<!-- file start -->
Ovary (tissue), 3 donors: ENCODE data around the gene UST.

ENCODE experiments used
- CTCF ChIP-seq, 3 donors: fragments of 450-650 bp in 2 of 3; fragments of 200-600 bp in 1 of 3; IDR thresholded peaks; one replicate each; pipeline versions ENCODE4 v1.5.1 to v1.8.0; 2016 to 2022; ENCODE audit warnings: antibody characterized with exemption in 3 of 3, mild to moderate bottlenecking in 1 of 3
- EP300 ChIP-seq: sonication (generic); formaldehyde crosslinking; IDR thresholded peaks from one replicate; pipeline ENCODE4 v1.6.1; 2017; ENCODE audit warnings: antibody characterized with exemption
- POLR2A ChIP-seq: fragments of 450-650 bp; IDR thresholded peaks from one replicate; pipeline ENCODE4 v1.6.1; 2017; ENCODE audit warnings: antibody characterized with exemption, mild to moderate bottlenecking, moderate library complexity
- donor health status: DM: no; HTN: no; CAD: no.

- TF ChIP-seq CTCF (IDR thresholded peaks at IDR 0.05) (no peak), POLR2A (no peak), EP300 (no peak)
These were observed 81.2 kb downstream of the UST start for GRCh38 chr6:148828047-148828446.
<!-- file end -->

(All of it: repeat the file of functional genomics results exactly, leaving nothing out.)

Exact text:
Ovary (tissue), 3 donors: ENCODE data around the gene UST.

ENCODE experiments used
- CTCF ChIP-seq, 3 donors: fragments of 450-650 bp in 2 of 3; fragments of 200-600 bp in 1 of 3; IDR thresholded peaks; one replicate each; pipeline versions ENCODE4 v1.5.1 to v1.8.0; 2016 to 2022; ENCODE audit warnings: antibody characterized with exemption in 3 of 3, mild to moderate bottlenecking in 1 of 3
- EP300 ChIP-seq: sonication (generic); formaldehyde crosslinking; IDR thresholded peaks from one replicate; pipeline ENCODE4 v1.6.1; 2017; ENCODE audit warnings: antibody characterized with exemption
- POLR2A ChIP-seq: fragments of 450-650 bp; IDR thresholded peaks from one replicate; pipeline ENCODE4 v1.6.1; 2017; ENCODE audit warnings: antibody characterized with exemption, mild to moderate bottlenecking, moderate library complexity
- donor health status: DM: no; HTN: no; CAD: no.

- TF ChIP-seq CTCF (IDR thresholded peaks at IDR 0.05) (no peak), POLR2A (no peak), EP300 (no peak)
These were observed 81.2 kb downstream of the UST start for GRCh38 chr6:148828047-148828446.